In light of the above evidence regarding ventilatordependent respiratory dysfunction, clinicians have been urged to minimise controlled ventilation and reduce the doses of drugs known to affect respiratory muscle function (61). These approaches may reduce inspiratory muscle dysfunction but are unlikely to completely avoid it; even with these strategies, respiratory muscle weakness remains detectable approximately seven days following successful weaning (10). As skeletal muscle weakness is generally a reversible phenomenon, it seems logical to employ training methods as early as possible to minimise the predictable effects of reduced inspiratory muscle work with MV. Furthermore, as prolonged MV is associated with poor functional outcomes (e.g. 21% complete functional dependency at 12 months1), any intervention with the potential to hasten ventilatory weaning, or avoid long-term ventilator dependence, deserves consideration. In this context, the current evidence for the effects of IMT in ventilator-dependent patients will be described. Although this research field is in its infancy, the limited evidence to date has important research and clinical implications.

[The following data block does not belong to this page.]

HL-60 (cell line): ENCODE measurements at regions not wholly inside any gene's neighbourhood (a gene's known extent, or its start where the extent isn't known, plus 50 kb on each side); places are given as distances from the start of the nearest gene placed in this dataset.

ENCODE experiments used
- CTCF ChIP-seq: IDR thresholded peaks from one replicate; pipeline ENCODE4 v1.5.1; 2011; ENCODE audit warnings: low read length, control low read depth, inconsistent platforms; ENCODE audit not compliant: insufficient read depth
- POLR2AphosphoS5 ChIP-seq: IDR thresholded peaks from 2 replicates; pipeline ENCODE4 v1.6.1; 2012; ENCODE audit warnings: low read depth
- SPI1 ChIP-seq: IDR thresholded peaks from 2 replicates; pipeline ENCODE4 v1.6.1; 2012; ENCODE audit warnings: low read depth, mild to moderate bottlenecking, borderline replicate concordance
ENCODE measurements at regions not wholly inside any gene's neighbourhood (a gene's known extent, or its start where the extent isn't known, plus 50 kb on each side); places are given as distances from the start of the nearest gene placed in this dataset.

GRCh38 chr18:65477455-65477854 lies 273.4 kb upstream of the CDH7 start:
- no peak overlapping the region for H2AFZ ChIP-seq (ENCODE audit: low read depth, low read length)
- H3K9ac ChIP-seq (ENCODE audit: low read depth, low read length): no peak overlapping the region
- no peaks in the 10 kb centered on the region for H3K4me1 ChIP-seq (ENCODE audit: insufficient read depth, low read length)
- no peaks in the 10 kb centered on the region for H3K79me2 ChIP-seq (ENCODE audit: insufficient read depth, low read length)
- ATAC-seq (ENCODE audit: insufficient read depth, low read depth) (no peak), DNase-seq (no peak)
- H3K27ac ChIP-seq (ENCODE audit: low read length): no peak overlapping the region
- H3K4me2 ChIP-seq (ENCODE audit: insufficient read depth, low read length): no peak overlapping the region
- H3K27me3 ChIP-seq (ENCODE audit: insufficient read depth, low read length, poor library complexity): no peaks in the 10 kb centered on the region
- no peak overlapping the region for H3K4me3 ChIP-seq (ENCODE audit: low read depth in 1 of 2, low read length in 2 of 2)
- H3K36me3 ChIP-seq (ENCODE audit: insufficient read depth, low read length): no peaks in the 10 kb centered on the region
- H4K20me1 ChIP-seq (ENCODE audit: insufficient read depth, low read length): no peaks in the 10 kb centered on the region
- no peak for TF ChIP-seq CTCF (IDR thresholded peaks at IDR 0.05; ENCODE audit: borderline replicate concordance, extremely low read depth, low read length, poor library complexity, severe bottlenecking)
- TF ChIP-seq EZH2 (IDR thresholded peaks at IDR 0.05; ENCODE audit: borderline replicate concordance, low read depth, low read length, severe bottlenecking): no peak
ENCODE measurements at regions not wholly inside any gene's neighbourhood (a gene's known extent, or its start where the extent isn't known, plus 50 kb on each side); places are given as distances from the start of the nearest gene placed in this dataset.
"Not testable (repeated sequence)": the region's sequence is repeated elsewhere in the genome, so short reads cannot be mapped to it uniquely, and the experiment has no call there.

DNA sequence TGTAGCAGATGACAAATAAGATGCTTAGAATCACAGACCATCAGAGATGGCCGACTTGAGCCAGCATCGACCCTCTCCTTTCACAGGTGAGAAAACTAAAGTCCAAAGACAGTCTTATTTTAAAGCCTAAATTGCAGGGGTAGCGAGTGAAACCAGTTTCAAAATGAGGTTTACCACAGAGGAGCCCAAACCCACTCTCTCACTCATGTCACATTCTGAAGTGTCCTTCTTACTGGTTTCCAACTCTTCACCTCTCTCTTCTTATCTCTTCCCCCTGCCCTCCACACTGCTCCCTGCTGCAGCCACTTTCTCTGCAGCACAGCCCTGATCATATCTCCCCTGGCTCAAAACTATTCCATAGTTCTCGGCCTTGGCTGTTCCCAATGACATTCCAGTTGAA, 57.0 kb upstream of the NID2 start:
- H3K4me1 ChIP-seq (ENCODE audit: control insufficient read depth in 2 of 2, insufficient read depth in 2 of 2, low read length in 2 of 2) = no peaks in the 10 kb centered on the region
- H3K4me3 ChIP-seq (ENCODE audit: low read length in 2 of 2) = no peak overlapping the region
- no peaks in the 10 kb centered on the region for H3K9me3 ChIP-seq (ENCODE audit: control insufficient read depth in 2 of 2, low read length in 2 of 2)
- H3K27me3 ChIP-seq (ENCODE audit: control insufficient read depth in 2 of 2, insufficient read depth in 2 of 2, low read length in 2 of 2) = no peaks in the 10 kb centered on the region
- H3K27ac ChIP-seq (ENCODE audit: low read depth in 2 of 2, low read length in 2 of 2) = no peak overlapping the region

What is IMT?

IMT uses progressive resistance to provide loading to the inspiratory muscles to achieve a strengthening effect. IMT devices have evolved considerably and now most commonly consist of a commercially available spring-loaded threshold valve which can be easily adjusted to provide incremental resistance. Importantly, the threshold design requires a specified pressure-level to be achieved with each breath, regardless of flow-rate, allowing the intensity of resistance to be titrated and progressed accurately. In non-ventilated patients this device is used with a mouthpiece and nose-clip, but for ventilatordependent patients it can be attached directly to the tracheostomy or endotracheal tube via a simple connector while patients are briefly removed from ventilatory support.